In academic circles, when one speaks of scholarship, one speaks of scholarly legal publications. While such writing is obviously important for reform as well as for professional self-preservation,, I would take the term scholarship a step further. As true students of the law, we have a status in society that gives us a forum, and as Latinos/as we have an obligation to use our status to affect our communities. I, therefore, strongly support becoming more active by getting our voices heard beyond traditional modes of legal discourse. There are scores of communication mediums, such as newspapers and non-legal journals whose markets are largely, if not exclusively, focused on the Latino/a community. They range from El Diario in New York to El Nuevo Herald in Miami. We can promote change and encourage debate by addressing our views to a wider audience; we can let our communities know that there are people of color challenging and attempting to reform traditional American norms; we can let them know we are struggling with the issues we are addressing in this symposium. Both academia and the community at large can be enriched by this effort.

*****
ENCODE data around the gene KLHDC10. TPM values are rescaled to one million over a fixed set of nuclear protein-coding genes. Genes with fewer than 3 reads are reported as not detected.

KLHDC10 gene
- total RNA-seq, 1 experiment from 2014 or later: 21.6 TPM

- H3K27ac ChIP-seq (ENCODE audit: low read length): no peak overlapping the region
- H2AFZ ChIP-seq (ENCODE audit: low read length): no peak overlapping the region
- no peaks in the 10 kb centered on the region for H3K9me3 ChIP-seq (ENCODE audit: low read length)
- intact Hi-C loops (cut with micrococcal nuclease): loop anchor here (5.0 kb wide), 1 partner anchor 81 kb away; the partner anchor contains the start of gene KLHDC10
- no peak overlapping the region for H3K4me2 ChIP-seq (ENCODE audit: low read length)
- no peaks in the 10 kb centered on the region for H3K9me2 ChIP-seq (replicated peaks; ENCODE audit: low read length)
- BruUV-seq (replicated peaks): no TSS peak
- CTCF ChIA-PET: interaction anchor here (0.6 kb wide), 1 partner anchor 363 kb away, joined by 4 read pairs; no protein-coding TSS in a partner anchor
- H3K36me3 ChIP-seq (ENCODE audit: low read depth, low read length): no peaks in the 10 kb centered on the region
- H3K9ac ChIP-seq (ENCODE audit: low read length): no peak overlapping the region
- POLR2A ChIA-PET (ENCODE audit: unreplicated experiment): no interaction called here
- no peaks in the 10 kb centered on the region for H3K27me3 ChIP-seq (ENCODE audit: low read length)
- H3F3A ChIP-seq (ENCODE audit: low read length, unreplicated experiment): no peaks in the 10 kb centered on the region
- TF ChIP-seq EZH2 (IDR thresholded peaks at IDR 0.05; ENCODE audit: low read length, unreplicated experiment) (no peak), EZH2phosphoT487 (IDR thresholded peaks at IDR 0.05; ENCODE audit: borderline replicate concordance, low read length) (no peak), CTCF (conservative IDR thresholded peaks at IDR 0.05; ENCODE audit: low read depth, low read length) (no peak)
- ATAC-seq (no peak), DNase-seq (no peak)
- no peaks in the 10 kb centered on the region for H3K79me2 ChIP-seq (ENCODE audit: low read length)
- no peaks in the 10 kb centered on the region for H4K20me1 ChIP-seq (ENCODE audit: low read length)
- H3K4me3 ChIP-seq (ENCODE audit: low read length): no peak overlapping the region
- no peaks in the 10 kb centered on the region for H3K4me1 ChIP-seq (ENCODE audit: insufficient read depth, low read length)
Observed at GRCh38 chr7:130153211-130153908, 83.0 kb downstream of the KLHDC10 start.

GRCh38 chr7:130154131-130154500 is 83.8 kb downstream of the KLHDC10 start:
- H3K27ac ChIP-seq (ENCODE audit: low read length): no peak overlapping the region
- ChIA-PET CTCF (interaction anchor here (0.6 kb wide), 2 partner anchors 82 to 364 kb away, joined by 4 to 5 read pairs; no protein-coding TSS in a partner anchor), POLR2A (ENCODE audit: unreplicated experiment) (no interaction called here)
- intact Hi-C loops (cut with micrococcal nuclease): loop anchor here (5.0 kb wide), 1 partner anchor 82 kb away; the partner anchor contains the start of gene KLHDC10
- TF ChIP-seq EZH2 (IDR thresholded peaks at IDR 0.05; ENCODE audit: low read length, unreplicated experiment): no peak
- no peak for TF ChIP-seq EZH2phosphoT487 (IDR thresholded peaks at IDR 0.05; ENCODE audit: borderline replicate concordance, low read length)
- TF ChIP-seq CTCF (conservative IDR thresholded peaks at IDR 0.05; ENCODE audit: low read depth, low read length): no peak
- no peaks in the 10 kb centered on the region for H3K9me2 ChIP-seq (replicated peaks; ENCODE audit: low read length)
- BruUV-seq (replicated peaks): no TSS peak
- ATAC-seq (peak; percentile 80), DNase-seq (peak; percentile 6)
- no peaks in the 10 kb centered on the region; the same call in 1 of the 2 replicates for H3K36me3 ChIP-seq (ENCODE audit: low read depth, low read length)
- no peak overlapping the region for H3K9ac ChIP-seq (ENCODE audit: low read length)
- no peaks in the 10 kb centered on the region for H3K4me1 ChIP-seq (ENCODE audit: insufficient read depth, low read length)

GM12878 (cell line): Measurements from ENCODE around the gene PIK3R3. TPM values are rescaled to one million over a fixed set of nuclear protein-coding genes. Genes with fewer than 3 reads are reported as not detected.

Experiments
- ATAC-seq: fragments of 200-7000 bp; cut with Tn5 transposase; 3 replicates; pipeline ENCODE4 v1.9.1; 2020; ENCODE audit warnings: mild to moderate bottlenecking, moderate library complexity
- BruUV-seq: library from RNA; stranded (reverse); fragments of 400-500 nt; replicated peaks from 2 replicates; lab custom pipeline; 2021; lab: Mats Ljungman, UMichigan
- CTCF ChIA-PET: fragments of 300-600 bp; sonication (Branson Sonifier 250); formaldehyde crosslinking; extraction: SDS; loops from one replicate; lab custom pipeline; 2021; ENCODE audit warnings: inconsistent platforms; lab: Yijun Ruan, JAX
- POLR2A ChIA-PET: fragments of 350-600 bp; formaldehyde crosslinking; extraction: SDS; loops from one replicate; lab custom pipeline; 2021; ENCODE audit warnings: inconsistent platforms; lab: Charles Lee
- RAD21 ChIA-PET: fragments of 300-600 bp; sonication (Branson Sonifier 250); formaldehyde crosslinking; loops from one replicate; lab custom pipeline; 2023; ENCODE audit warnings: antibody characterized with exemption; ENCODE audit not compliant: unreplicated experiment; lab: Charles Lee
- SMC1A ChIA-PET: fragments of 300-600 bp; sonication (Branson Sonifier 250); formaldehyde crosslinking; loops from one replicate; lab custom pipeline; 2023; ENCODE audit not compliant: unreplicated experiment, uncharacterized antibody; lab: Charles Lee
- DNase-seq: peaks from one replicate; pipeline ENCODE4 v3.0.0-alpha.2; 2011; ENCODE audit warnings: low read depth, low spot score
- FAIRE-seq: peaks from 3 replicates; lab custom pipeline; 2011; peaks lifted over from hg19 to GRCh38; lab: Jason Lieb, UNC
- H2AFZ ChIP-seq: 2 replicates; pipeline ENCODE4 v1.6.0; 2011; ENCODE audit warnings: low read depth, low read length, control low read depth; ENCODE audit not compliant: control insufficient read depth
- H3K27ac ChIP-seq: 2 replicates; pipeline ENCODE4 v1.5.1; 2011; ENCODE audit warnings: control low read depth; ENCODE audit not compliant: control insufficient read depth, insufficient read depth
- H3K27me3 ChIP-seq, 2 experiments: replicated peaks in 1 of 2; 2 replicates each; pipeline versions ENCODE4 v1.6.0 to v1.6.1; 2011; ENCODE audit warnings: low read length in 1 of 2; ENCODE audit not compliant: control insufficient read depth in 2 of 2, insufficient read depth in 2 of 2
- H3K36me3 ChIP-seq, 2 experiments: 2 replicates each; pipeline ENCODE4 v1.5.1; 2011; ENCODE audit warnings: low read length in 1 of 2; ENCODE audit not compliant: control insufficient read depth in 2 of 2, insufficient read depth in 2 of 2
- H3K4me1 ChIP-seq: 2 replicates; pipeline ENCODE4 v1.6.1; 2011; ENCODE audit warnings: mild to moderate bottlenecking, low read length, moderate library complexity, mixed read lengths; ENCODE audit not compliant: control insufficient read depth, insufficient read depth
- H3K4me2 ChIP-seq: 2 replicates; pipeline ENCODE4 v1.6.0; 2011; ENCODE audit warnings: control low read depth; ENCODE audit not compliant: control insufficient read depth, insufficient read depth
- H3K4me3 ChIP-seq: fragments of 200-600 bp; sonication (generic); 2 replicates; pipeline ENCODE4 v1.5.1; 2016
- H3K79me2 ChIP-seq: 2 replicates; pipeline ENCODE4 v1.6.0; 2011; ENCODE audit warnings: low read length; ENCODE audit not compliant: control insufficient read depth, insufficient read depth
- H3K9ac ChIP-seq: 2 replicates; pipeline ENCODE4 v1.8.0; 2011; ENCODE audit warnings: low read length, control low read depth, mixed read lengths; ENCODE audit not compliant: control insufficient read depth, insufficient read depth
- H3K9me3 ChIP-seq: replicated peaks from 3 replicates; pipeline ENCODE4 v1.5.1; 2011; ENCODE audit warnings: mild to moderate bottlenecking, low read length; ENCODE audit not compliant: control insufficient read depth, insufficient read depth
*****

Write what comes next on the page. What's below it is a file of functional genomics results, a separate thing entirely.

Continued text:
Common Ground: Perspectives on Latino-Latina Diversity
, 2 Harv. Latino L. Rev. 483
Available at: http://ecollections.law.fiu.edu/faculty_publications/319